Knowledge HubWebinar Series

Going Organic: What You Need To Know

The agricultural sector in Nigeria is undergoing significant development and changes with the aim of making impacts in the society, both at the government level and individual level.

In other to enhance farm output, farmers are taking steps to produce quality outputs, and this can be achieved greatly by focusing on organic agriculture.

Afrimash in collaboration with Sisimi of Ope Farms found it useful to use the October edition of the monthly webinar as a platform to help enlighten farmers on organic agriculture.

Are you ready to go organic? Keep reading to get some insight.

Meet Our Facilitator

Olusola Sowewimo is a farmer and a passionate advocate for organic agriculture. The founder of Ope Farms, a certified organic farm enterprise, is a trained lawyer, experienced human resource personnel consultant, trainer, certified executive and etiquette coach.

She was awarded “The Farmer of the Year 2019” by Ecological Organic Agriculture

Olusola Sowewimo,
Founder of Ope Farms,
Sisimi Of Ope Farms

With a law career spanning over thirty-four years, she has worked in a few companies and gathered experiences in many capacities including UTC Nigeria Ltd, Olusola Sowemimo & Co., Nigeria LNG Limited and Seyi Sowemimo & Co.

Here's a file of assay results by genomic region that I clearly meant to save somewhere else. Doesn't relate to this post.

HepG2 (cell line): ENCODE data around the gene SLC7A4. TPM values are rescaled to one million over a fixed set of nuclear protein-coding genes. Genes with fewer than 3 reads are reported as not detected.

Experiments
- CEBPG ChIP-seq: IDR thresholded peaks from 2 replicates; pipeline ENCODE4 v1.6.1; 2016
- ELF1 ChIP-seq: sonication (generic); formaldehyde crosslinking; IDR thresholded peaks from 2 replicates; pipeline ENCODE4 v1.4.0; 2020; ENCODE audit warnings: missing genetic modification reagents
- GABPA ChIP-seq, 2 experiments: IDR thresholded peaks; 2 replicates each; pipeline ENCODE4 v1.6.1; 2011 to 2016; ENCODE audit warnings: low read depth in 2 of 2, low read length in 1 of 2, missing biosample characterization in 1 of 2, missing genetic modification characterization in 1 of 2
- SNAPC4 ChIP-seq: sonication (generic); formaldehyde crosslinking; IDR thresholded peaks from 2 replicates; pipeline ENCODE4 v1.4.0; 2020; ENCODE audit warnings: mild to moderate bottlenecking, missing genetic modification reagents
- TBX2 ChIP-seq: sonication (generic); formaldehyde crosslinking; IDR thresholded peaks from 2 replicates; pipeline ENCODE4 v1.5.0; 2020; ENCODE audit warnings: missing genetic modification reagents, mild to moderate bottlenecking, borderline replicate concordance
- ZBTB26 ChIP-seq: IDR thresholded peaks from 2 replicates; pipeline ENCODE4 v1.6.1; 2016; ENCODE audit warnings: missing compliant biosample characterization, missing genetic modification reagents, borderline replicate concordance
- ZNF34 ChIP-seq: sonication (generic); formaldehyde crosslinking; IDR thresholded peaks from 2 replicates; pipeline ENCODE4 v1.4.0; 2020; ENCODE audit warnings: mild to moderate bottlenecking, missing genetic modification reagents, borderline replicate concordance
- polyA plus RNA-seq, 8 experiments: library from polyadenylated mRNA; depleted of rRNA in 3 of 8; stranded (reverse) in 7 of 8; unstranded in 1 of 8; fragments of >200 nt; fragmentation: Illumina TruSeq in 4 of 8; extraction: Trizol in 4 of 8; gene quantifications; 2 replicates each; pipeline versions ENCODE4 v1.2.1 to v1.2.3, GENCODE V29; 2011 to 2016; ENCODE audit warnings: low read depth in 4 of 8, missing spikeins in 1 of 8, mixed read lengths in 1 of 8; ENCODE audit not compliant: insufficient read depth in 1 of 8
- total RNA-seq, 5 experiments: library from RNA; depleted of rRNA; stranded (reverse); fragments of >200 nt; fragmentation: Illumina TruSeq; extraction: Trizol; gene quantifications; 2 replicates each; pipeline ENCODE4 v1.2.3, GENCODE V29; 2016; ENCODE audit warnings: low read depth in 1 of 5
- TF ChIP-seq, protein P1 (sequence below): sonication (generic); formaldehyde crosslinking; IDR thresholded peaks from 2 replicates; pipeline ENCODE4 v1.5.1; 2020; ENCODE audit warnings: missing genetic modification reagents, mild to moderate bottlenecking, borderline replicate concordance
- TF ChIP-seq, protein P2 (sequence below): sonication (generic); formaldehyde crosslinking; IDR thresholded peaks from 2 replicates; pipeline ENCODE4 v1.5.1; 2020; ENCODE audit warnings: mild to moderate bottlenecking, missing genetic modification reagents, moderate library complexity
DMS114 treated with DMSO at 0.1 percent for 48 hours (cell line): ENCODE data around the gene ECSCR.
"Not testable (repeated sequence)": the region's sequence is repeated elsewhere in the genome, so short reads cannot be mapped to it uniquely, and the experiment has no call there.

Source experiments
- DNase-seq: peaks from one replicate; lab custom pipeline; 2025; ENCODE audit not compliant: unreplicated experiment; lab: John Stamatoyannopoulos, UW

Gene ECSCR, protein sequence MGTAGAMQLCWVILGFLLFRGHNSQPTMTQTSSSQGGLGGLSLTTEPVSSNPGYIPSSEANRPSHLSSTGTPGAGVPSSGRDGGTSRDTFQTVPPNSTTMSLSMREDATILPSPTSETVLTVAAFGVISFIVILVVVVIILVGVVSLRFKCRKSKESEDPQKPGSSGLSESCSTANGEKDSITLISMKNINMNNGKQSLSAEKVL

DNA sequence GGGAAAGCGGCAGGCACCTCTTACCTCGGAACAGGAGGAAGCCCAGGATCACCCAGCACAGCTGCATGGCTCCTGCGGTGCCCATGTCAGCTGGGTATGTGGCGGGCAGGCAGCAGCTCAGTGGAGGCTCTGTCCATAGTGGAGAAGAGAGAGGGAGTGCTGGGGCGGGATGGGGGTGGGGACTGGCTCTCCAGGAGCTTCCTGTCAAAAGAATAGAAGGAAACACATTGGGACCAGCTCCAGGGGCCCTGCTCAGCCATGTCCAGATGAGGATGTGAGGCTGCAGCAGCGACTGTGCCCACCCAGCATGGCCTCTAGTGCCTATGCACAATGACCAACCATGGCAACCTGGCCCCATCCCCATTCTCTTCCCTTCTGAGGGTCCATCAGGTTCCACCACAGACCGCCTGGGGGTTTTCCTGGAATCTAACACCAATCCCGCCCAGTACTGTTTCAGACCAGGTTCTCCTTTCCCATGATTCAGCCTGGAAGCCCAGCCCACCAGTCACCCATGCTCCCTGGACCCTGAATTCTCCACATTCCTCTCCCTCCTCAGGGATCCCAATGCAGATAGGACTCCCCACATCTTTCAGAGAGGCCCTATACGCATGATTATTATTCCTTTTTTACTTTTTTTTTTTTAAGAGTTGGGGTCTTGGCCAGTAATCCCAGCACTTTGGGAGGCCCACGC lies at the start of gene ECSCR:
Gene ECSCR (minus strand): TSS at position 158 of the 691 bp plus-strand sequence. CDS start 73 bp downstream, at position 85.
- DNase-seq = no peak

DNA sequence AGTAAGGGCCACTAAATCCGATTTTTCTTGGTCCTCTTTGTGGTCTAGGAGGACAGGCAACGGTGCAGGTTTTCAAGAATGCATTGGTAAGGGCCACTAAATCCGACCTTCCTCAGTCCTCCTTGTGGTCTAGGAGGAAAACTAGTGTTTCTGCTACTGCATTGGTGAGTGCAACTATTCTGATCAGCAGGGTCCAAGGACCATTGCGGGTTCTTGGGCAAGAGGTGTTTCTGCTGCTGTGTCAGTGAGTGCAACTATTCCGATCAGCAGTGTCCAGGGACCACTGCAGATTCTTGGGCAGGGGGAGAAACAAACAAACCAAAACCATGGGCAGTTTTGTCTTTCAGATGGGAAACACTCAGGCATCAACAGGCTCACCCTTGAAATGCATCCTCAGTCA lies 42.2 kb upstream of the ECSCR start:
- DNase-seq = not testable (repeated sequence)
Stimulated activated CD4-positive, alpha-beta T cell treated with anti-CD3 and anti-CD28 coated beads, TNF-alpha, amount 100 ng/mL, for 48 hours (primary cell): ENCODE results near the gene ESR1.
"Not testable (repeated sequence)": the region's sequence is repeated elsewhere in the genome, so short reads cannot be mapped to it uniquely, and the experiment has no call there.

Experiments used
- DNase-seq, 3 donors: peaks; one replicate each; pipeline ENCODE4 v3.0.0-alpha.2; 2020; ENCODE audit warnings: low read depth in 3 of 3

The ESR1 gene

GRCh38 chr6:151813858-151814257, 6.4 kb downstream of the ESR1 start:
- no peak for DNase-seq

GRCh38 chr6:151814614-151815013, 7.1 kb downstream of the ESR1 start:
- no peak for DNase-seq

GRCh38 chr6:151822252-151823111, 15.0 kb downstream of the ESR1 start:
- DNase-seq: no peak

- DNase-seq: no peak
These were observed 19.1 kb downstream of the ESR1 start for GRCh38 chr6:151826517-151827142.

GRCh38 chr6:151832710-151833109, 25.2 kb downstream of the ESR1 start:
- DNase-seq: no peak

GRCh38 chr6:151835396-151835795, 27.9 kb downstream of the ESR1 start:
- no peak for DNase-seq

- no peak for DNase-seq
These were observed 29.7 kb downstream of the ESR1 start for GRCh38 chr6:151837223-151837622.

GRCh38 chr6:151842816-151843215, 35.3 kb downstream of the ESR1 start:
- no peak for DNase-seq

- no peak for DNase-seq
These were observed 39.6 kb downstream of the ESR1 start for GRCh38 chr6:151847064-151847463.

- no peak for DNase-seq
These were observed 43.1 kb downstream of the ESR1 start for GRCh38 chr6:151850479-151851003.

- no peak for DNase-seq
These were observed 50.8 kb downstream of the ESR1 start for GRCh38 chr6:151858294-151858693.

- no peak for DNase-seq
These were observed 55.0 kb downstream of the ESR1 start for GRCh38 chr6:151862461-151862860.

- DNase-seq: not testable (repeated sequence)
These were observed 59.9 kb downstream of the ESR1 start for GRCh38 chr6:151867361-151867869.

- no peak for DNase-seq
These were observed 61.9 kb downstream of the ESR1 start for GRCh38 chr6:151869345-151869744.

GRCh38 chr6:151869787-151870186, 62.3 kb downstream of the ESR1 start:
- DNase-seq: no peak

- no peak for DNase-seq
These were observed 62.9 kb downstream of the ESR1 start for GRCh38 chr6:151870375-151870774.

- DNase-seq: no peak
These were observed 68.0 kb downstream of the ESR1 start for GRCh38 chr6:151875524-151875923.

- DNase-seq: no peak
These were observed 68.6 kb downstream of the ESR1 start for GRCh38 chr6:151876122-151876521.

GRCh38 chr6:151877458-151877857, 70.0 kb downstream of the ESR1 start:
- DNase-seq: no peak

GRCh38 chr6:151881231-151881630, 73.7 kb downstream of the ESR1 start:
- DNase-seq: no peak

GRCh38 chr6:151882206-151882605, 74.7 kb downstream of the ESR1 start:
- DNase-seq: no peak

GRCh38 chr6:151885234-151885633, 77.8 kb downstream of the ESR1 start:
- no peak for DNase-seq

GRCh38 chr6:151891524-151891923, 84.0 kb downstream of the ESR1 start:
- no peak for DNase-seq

Her professional background includes but not limited to:

  • Certified Mediator and Lawyer with the Law Firm, Seyi Sowemimo and Co.
  • Hr Consultant at Queenelle Consulting
  • Public Speaker and Faculty Member School of Eloquence 
  • Business Coach, Etiquette Practitioner of Minding Manners, UK
  • Member Association of Organic Agriculture for Nigeria (NOAN), Slow foods and many others.
  • Board member VH-Span (Vegetable, Herbs and Species Producers Association of Nigeria)
  • Associate Member, Chartered Institute of Personnel Development ( CIPD, UK)
  • Fellow IAMN( Institute of Agribusiness Management of Nigeria )
  • Host Farm for WWOOF.
  • Attendee at Global Gap training, DEFRA training, practical sessions and recently completed Agribusiness management program at LBS (AgMp -11)

She is an active participant at many local and international conferences. She was sponsored to attend four organic conferences in Senegal 2018 and funded by international organization/INOFO/ Beekeeping conference in Abuja.

Her Story:

Olusola Sowewimo began the training by stating a fact on Califonia’s cancer level and how organic food production increased the rate of survival. This fact she got from the Cancer Conference in Califonia helped her decide to grow food that would be safe for people’s consumption.

Introspection

Why would you consider going into Organic Agriculture and does it excite you enough? The facilitator made us understand the importance of having a why, because it is what will keep an Organic farmer going. 

I saw a gap in the way we produce our food and knew I would do something different. My why has never changed.

Olusola Sowemimo, Founder of Opefarms,

‘It is simply to make the food we sell to people to be their medicine, healthy and safe’, she said. 

What competencies are required?

  • Knowledge and the desire to learn
  • Patience  
  • Persistence 
  • Perseverance  
  • Integrity.